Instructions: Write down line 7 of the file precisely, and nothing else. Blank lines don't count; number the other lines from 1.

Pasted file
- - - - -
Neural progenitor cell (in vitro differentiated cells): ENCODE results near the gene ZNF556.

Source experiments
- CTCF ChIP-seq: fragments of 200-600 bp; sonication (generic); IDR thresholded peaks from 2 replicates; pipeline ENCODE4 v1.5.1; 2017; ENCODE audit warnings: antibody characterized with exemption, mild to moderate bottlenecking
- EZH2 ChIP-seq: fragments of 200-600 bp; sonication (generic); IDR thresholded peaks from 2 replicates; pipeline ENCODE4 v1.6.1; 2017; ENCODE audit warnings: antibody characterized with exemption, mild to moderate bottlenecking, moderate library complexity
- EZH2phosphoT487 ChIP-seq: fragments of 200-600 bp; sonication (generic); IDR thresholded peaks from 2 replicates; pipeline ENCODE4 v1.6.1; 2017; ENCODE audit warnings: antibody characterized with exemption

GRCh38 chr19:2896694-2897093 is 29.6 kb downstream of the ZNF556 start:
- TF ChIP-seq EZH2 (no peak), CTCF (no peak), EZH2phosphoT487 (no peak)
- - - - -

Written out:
- TF ChIP-seq EZH2 (no peak), CTCF (no peak), EZH2phosphoT487 (no peak)